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flirt (flərt) verb: flirt; 3rd person present: flirts; past tense: flirted; past participle: flirted; gerund or present participle: flirting
1. behave as though attracted to or trying to attract someone, but for amusement rather than with serious intentions.
"it amused him to flirt with her"
synonyms: trifle with, toy with, tease, lead on
"it amused him to flirt with her" experiment with or show a superficial interest in (an idea, activity, or movement) without committing oneself to it seriously.
"a painter who had flirted briefly with Cubism"
synonyms: dabble in, toy with, trifle with, amuse oneself with, play with, tinker with, dip into, scratch the surface of
"he flirted with the methods of the neo-Impressionists"

What do you call the courtship ritual of using flirtatious behavior when it has serious intentions of attracting the object of affection for long-term romantic partnership?

Regarding the use of courtship in place of flirting:

If I want to distinguish between, for instance, *conversation to get to know her and *being supportive when something bad happens and *those little mannerisms and quirks of communication I use to show I like her romantically, then I'll want a good synonym for 'serious-minded flirting'. It includes teasing, doting, gushing, sexual innuendo, compliments, gratitude . . . a lot of things, but it's not broad enough to be courting.

And I don't want to call it flirting because that's misleading, since flirting literally means, and implies, that I'm not serious.

It just seems there should be a huge difference between leading someone on and being sincere. The action is the same, but the intention is opposite. It's different enough it needs a different word so as not to be misconstrued by incorrect usage.

And seduce doesn't really help since it's strictly about sexual activity, and the etymology and usage implies negative connotations. Enticing someone to abandon their duty is not what I'm looking for: it's already a good synonym for irresponsible flirting.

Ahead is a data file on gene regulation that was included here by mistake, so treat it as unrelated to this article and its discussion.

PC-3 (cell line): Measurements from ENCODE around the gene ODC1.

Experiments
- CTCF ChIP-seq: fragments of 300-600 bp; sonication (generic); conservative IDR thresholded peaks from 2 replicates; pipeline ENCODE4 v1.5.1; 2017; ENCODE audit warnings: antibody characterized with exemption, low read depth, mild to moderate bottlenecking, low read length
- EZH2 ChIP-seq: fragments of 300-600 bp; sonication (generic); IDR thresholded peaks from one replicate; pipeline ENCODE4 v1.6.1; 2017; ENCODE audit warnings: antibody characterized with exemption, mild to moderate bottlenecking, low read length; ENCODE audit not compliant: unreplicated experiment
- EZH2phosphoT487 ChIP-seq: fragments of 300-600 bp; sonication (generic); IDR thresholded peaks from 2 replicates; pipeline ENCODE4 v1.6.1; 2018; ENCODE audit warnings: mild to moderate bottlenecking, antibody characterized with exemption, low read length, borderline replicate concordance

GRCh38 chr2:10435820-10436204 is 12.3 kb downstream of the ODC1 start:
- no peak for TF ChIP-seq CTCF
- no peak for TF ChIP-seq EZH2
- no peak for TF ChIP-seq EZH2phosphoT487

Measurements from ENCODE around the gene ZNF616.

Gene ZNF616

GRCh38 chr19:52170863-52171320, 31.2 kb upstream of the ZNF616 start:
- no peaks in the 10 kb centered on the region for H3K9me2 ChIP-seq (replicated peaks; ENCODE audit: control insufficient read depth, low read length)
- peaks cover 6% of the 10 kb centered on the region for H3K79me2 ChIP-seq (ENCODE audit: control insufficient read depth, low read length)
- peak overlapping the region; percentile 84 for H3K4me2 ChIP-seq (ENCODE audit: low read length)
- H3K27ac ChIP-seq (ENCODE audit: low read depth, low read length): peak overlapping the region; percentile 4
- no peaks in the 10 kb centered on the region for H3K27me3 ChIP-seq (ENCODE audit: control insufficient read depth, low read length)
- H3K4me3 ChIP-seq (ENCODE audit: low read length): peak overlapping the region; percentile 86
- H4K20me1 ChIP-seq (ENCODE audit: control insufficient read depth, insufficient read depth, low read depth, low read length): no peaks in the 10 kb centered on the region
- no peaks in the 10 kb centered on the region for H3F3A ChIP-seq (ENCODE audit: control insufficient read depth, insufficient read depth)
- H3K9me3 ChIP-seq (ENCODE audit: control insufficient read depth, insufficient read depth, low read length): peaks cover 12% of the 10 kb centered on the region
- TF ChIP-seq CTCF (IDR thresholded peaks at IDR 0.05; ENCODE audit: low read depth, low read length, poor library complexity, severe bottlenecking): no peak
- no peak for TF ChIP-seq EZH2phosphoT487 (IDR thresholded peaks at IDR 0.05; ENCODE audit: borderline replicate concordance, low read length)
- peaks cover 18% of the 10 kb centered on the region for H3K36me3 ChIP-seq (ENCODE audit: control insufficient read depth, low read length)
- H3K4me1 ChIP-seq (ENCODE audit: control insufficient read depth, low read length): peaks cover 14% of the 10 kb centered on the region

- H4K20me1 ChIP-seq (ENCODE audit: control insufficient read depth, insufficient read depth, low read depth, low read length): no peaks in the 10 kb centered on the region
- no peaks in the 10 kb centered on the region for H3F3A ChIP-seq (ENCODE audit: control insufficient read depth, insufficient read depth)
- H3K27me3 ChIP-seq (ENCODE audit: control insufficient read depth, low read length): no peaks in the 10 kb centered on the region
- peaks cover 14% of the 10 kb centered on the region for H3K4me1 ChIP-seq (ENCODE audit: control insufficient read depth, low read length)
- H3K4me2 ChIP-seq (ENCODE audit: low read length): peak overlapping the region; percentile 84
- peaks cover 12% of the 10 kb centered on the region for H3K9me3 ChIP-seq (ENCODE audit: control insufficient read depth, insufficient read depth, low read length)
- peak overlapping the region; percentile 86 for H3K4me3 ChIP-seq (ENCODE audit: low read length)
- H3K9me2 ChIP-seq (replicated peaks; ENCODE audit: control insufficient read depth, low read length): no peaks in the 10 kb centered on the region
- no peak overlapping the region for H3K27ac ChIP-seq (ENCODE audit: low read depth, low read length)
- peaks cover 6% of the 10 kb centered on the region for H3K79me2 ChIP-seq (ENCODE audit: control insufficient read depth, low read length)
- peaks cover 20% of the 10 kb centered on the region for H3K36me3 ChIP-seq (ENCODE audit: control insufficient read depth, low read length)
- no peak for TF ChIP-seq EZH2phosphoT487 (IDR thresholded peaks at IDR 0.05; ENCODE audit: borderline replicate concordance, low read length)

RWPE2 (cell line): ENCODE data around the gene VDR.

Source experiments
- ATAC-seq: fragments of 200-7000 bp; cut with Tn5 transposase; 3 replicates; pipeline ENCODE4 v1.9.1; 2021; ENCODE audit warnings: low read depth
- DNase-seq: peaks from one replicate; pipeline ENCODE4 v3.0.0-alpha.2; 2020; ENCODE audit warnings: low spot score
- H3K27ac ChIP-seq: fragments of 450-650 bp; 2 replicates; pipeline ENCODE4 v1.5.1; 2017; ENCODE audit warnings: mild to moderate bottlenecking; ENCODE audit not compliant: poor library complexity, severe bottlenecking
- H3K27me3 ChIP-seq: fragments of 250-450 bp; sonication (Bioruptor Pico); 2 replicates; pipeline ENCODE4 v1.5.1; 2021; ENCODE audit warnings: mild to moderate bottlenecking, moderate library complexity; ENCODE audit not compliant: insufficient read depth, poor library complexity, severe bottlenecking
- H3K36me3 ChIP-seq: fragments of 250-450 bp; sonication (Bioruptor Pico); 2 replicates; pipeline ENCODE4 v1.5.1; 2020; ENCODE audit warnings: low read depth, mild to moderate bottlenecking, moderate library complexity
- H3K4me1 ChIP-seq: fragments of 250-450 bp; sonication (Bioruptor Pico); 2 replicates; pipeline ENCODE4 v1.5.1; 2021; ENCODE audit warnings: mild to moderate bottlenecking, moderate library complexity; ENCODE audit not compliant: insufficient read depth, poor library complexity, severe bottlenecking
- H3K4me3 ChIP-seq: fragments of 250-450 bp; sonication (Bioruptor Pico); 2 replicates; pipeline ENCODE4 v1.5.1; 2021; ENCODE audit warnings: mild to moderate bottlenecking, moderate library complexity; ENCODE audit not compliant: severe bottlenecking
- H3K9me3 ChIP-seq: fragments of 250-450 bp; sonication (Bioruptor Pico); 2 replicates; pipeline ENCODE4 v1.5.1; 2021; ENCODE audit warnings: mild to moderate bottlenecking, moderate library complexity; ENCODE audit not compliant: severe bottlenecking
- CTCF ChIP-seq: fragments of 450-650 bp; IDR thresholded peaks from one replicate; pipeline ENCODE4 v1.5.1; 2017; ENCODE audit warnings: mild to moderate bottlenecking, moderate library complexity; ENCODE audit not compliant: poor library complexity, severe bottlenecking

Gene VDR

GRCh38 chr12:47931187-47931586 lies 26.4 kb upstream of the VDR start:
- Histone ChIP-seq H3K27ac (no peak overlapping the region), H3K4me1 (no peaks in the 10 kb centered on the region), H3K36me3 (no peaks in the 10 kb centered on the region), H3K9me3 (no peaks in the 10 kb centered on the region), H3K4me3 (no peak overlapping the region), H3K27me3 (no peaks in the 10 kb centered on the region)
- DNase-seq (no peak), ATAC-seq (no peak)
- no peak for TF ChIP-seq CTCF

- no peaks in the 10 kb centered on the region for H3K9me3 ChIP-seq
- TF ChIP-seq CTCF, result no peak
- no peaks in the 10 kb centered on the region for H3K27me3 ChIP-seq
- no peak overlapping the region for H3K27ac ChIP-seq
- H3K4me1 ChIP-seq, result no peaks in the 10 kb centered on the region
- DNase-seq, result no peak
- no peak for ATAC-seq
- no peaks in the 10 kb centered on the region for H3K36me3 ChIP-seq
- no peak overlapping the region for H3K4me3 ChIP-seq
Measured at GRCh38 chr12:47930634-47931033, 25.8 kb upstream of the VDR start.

closed as off-topic by 9fyj'j55-8ujfr5yhjky-'tt6yhkjj, Jason Bassford, JJJ, Robusto, tchrist Aug 31 '18 at 2:29

This question appears to be off-topic. The users who voted to close gave these specific reasons:

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    What dictionary are you quoting? That info should be in your question. – 9fyj'j55-8ujfr5yhjky-'tt6yhkjj Aug 25 '18 at 2:40
  • I disagree that seduction is only about sex. Merriam-Webster lists three senses of the word—only the first is related to sex specifically. – Jason Bassford Aug 25 '18 at 5:06
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    Please include a link to the source of the definition. Failure to attribute your sources may be considered as plagiarism, which is against our SE rules. Also, you might not be aware that there are strict rules for single-word-requests: "To ensure your question is not closed as off-topic, please be specific about the intended use of the word. You must include a sample sentence demonstrating how the word would be used." You can add these details by clicking on the edit link. – Chappo Aug 25 '18 at 6:11
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    While this obviously isn't plagiarism, because you're not attempting to pass that definition off as your own, there are actually rules about how to reference others' material. Thank you for improving the question with your commentary, although as Chappo has commented, a sample sentence would also be helpful. – Andrew Leach Aug 25 '18 at 8:55